The Obama administration is still in the process of defining what should go in the records and how the records should be used, such as the ability to write prescriptions, exchange patient information and submit reports on quality to the government and insurance companies.

"These organizations are like the first person with a fax machine. You have no one to send things to yet," said Julia Adler-Milstein, the Harvard University doctoral candidate who led the survey published in Health Affairs.

Adler-Milstein notes that the national project's benefits remain uncertain.

"There is skepticism," she said. "You can see the compelling case for these systems improving quality, but not necessarily on the cost side."

The 12 regional health care information organizations in New York State are ahead of the curve mainly because the state has set an ambitious goal of spending $250 million on the projects at a time when most other states are spending less than $10 million each. HEALTHeLINK introduced its system with the help of a $3.5 million state grant, plus financial and other contributions from members.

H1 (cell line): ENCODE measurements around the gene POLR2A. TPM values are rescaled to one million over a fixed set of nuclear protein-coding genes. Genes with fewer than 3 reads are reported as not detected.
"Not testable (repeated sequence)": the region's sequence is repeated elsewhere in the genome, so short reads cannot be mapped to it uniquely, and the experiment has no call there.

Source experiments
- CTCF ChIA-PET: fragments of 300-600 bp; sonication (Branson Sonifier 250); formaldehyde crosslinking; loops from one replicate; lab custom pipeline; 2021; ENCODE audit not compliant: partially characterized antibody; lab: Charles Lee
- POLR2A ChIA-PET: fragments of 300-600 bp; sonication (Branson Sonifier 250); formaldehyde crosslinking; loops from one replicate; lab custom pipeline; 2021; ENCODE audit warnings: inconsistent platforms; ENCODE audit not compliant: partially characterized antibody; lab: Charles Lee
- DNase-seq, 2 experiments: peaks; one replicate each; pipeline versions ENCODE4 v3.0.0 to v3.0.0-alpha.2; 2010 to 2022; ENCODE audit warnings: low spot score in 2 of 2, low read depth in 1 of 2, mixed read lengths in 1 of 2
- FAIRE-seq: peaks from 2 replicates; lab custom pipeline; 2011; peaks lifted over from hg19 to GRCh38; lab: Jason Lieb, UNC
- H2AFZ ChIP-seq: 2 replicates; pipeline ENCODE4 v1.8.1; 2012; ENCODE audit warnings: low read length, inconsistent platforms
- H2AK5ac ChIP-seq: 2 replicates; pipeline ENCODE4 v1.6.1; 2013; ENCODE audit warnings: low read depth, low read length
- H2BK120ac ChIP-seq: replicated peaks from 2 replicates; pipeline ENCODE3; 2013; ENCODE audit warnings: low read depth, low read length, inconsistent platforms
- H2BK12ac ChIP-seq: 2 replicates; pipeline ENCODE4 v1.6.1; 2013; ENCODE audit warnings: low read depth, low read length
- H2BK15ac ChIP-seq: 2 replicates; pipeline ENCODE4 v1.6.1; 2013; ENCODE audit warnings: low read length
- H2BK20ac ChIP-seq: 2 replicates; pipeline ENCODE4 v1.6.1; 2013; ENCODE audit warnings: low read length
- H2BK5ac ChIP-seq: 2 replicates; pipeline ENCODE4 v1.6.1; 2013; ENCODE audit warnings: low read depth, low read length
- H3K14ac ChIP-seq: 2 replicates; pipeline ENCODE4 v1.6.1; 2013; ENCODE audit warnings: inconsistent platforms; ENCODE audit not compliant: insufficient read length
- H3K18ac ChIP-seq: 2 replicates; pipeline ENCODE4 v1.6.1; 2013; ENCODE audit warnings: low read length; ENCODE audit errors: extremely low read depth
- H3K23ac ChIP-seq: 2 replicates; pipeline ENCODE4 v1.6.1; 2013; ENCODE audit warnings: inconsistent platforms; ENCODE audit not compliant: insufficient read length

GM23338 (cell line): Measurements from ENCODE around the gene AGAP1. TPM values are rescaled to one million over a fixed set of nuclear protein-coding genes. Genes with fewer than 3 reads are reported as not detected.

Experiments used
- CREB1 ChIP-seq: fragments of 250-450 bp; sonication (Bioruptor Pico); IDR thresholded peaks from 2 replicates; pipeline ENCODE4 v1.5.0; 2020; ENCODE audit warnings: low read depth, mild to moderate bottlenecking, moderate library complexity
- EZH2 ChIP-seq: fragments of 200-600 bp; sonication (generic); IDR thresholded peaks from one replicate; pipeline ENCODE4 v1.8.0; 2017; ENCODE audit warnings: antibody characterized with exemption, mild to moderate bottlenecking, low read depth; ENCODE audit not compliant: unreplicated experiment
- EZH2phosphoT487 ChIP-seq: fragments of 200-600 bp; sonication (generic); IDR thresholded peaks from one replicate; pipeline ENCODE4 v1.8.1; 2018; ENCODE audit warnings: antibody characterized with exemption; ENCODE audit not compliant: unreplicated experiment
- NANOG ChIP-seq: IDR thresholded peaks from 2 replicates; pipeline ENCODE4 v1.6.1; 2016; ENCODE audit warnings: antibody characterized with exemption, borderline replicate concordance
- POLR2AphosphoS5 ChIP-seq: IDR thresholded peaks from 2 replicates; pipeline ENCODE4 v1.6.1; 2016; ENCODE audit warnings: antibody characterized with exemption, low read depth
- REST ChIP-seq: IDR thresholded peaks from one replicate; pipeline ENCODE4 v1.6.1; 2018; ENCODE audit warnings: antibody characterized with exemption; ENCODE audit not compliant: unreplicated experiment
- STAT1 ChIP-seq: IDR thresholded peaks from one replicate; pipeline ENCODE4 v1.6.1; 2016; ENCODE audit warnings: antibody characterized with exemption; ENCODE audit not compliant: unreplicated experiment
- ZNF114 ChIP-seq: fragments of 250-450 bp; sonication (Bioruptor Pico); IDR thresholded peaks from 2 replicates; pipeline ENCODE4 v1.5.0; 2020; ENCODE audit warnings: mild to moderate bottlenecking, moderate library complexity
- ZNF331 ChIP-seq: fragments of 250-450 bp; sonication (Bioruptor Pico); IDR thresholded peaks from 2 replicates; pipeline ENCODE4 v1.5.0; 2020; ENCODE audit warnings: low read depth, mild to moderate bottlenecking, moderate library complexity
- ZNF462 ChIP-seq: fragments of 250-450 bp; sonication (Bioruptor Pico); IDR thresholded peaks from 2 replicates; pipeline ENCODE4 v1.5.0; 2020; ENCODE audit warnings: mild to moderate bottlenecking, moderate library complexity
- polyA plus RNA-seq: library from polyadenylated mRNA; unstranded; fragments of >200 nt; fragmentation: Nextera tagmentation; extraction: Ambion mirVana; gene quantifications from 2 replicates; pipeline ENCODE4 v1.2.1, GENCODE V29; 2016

>A way to avoid errors

"By making accurate and timely information available at the point of care, we can avoid errors and repetitive tests," said Daniel E. Porreca, executive director.

Still, doctors and hospital staff must not only place patient data into the system, which is currently offered at no charge to doctors, but also use it if it's going to have any value.

There are only about 720 medical personnel, including 206 doctors, currently using HEALTHeLINK. The pool of potential participants is much larger -- about 3,500 physicians in the region and 4,500 nurse practitioners and physician's assistants, Porreca said.

Dr. Bonnie Sunday, an Orchard Park family physician, is one of the early adopters.

"Doctors who know about this are excited about it," she said. "But a lot of doctors don't know about it, and it only works if everyone is in it."